Anchorage Coastal Wildlife Refuge Alaska
Photo Credit: Jay_Yuan,

Anchorage Coastal Wildlife Refuge & Potter Marsh

Anchorage Coastal Wildlife Refuge & Potter Marsh

This scenic wildlife viewing area is a premier birding destination near Anchorage from May through September.

The Anchorage Coastal Wildlife Refuge stretches 16 miles between Point Woronzof and Potter Creek. Its extensive tidal flats, marsh, and alder-bog forest are home to more than 130 species of resident and migratory birds. With its raised boardwalk at Potter Marsh and panoramic views of the Turnagain Arm, Chugach Mountains, and surrounding spruce, cottonwoods, and alders, this refuge is one of the most accessible and scenic wildlife viewing areas in Southcentral Alaska.


The most popular area of the Anchorage Coastal Wildlife Refuge is the Potter Marsh boardwalk, a ½ mile-long elevated boardwalk trail over the marsh with interpretive signs, telescopes, and excellent vantage points for wildlife viewing and photography. In addition to birding, the Anchorage Coastal Wildlife Refuge is a great spot to view fish and wildlife including salmon, moose, muskrats, and beavers. South of Potter Marsh along the Seward Highway are a several pull-offs and parking areas offering additional birding and wildlife viewing vantage points.

The refuge is open to the public year-round. In the winter, the marsh is open to snowshoeing, cross country skiing, fat tire biking, and ice skating.


Potter Marsh is the premier destination for birders in Anchorage. Large concentrations of birds can be seen during the spring migration from late April through mid-May when waterfowl stop on their way to breeding grounds farther north, and again in late July and August when shorebirds begin to flock up in preparation for their migration to southern wintering grounds. A diversity of birds also nest in the marsh and provide entertainment all summer long, in particular Canada geese and trumpeter swans with their downy broods of goslings.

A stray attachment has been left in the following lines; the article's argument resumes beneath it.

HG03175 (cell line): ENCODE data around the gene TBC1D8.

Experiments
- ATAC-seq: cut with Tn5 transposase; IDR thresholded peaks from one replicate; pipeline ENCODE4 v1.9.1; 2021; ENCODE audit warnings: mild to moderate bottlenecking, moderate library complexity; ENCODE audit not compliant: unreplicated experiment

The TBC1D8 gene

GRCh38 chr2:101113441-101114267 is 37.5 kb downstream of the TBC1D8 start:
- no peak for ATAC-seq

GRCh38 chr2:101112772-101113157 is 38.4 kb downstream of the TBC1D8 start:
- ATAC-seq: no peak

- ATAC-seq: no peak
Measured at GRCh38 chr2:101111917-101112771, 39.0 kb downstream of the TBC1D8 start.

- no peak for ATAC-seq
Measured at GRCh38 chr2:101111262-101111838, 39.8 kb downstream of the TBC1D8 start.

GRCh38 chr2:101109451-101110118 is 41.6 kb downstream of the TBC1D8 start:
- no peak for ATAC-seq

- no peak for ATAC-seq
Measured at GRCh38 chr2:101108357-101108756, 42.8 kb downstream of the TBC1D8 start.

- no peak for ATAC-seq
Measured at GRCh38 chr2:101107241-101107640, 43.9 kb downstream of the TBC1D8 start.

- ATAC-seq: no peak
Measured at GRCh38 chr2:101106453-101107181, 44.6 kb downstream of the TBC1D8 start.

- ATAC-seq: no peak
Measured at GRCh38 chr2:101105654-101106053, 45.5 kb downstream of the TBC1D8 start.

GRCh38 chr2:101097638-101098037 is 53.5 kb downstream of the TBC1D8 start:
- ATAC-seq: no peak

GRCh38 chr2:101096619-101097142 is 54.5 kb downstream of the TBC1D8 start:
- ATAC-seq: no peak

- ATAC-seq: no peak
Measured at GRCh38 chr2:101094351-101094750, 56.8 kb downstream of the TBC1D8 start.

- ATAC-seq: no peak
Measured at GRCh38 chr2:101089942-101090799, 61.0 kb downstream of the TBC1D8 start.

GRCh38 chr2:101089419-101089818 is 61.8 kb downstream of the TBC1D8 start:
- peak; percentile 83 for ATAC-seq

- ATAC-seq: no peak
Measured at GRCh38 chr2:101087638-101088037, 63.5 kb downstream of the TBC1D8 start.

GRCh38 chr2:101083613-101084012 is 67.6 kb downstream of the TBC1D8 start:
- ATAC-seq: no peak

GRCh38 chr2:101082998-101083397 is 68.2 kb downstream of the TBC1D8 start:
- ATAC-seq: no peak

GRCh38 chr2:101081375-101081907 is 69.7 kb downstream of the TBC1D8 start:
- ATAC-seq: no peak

Other waterfowl often spotted in the marsh include mallards, northern pintails, northern shovelers, American wigeons, canvasbacks, red-necked grebes, horned grebes, yellowlegs, and northern phalaropes. Moose are sometimes seen feeding on aquatic or shrubby vegetation.

The boardwalk at Potters Marsh also offers a front row seat for watching salmon runs May through August. At the boartwalk's midpoint, Rabbit Creek flows underneath and provides a good spot to see spawning chinook, coho, and pink salmon.


The majority of the refuge is intertidal floodplains of glacial silt, making it largely inaccessible to the public. The remaining areas consist of coastal wetlands, bogs, and wooded areas.


Potter Marsh was created in 1917 during the construction of the Alaska Railroad when work crews dammed several streams.


Facilities include parking areas along the Seward Highway and an elevated, 1,500-foot-long boardwalk trail with interpretive signs and telescopes.


Potter Marsh is reached at Mile 117 of the Seward Highway just south of Anchorage. From the Potter Marsh parking lot, visitors are treated to a stunning view of Turnagain Arm and access to the raised boardwalk. Additional parking areas along the marsh are available just south of the Potter Marsh parking area on the Seward Highway.

Explore more things to do in Anchorage.

For more information, visit the Anchorage Coastal Wildlife Refuge website.

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